“On the floating city of Internment, you can be anything you dream, unless you approach the edge. Morgan Stockhour knows getting too close can lead to madness, like her older brother Len, a Jumper. She takes solace in her best friend Pen, and in Basil, the boy she’s engaged to marry. When she investigates the first murder in a generation, she meets Judas. The suspect was betrothed to the victim, but Morgan believes he is innocent. Nothing can prepare Morgan for the secrets she will find – or whom she will lose.”
– Taken from Goodreads (https://www.goodreads.com/book/show/18076780-perfect-ruin?bf=1000&from_search=true)
This was the first book I read by Lauren DeStefano, even though Wither has been sitting on my want-to-read shelf for ages (Can’t get my hands on a copy…). The first and foremost thing on my mind when I finished this book was that the world building was a bit confusing. That, I’ve been told, is a common trait in her DeStefano’s books.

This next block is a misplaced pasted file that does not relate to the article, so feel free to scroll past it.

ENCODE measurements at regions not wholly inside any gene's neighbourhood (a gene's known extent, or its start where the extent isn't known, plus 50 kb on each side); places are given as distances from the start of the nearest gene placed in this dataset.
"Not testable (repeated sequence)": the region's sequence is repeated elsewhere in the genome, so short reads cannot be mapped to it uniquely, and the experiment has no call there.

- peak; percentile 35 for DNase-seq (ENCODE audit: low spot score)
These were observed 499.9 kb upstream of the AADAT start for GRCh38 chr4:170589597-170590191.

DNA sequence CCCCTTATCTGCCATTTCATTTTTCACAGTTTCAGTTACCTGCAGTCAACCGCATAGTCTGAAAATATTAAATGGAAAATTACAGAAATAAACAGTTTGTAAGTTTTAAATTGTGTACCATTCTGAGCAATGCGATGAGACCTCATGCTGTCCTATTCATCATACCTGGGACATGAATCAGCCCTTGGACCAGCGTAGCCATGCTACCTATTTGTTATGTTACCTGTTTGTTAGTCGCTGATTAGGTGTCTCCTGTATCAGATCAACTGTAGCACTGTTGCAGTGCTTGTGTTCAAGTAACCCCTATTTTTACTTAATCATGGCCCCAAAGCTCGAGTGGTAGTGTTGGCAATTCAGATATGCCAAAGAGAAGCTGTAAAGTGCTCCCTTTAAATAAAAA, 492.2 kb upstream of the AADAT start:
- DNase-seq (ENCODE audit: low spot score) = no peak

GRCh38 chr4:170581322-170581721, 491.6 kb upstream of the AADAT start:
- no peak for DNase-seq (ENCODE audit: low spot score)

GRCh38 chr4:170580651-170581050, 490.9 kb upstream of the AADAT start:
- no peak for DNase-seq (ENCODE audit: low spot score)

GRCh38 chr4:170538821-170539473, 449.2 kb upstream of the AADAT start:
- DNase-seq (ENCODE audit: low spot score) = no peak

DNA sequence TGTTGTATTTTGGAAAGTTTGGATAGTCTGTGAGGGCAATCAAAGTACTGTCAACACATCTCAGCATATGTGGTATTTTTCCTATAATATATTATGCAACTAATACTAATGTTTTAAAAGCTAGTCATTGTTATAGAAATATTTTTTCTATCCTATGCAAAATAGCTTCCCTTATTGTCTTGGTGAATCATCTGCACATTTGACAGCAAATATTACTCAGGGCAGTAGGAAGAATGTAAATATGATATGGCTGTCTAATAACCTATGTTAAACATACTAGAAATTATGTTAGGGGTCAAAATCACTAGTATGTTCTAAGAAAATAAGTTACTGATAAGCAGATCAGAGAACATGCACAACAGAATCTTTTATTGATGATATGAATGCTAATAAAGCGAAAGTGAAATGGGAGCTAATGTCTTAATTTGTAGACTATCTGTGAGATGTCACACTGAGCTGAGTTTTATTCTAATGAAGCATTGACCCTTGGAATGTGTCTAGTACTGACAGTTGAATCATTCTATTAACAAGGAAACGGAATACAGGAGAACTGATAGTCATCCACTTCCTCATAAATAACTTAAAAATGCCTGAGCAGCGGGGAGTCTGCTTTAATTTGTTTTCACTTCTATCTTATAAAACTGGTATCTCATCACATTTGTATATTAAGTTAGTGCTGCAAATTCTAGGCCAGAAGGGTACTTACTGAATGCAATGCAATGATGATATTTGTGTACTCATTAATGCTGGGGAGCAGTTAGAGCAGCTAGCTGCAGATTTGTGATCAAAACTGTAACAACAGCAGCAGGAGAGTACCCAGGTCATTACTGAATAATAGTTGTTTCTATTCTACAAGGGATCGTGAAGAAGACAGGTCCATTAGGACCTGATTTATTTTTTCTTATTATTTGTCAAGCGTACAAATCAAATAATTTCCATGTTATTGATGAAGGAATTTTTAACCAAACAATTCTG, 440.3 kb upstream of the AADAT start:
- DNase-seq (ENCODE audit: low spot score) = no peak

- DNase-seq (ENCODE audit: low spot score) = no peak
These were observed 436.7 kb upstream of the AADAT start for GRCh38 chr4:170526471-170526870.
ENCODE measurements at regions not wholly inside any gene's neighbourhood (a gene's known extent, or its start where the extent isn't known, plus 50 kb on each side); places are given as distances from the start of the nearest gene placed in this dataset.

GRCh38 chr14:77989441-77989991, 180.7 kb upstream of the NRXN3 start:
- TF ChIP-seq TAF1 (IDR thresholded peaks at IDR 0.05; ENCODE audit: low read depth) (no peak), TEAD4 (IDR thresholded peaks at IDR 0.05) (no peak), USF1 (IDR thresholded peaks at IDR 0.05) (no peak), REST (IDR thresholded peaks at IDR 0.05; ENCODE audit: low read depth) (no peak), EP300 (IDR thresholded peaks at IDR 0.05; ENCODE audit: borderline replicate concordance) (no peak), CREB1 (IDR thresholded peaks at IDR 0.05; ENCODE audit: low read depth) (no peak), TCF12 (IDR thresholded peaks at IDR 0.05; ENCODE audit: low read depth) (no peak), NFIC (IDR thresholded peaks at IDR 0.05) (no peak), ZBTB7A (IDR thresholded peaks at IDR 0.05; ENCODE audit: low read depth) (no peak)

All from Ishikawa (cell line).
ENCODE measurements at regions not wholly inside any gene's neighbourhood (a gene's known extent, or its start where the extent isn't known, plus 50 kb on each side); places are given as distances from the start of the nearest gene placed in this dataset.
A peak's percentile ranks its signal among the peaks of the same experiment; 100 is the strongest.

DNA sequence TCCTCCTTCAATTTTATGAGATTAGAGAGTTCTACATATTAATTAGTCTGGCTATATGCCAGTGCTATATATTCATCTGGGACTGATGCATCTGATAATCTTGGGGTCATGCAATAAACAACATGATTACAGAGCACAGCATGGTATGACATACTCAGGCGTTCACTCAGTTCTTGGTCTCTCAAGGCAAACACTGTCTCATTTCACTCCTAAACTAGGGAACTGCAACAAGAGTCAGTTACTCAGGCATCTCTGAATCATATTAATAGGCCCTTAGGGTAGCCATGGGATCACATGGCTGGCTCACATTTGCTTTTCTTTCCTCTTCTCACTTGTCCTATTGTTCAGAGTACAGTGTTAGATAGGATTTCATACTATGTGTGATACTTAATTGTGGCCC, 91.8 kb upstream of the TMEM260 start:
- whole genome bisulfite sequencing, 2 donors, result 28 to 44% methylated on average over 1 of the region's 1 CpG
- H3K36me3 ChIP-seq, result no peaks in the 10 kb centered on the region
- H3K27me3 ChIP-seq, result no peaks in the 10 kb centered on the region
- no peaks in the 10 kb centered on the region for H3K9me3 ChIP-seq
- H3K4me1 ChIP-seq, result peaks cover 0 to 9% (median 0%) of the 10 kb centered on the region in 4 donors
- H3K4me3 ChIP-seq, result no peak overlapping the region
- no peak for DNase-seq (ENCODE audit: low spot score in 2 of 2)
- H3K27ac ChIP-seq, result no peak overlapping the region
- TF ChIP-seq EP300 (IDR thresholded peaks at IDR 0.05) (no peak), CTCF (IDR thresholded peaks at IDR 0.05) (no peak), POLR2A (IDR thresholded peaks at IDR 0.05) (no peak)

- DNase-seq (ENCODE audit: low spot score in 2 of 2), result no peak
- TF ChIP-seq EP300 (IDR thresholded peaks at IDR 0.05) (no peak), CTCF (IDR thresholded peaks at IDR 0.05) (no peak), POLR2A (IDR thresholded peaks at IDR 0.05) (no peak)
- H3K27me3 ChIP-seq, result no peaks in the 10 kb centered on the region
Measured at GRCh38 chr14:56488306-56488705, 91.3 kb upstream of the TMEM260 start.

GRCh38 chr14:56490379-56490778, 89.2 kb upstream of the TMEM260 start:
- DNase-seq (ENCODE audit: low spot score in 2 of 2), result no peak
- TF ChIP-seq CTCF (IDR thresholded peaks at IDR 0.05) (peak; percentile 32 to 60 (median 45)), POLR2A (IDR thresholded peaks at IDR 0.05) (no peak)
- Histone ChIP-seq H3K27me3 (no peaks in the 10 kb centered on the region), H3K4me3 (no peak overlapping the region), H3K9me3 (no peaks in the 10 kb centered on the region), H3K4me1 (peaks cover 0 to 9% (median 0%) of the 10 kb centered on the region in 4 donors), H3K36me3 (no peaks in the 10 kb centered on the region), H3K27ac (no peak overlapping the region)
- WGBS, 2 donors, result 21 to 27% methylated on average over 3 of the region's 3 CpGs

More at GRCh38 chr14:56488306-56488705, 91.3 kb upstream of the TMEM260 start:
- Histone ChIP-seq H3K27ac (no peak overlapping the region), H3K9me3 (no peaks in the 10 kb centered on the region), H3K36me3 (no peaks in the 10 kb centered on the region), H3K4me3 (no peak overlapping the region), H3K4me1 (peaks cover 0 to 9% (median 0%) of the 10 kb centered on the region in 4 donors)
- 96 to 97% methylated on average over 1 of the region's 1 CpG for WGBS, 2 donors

In my opinion, the world building could have been better. I was left wondering how their world came to be (and no, religious explanations just don’t cut it with me). Besides that, there were several issues and questions raised that, in my opinion, didn’t receive the attention they deserved. One of them: why are Jumpers thought to be so dangerous?
Because I was distracted trying to figure out the world building, I didn’t give much attention to the characters and the plot. What I can say is that Morgan, the main character, is not the most interesting heroine out there. She seems to be stuck in a cycle of worrying about other people and their problems and then switching to worrying that she might be going insane that I wasn’t able to really get to know her. What are her aspirations, for instance? I have no clue… To be honest, the most fascinating character was Pen, Morgan’s best friend.
As for the plot, it moved at an okay speed. It didn’t make me sit on the edge of my seat, but it didn’t make me flinch either. It did make me suspect that the whole thing is actually an experiment. If that suspicion is confirmed in the next book, I might consider dropping the series, depending on how it’s done.
Rating: 2.5 out of 5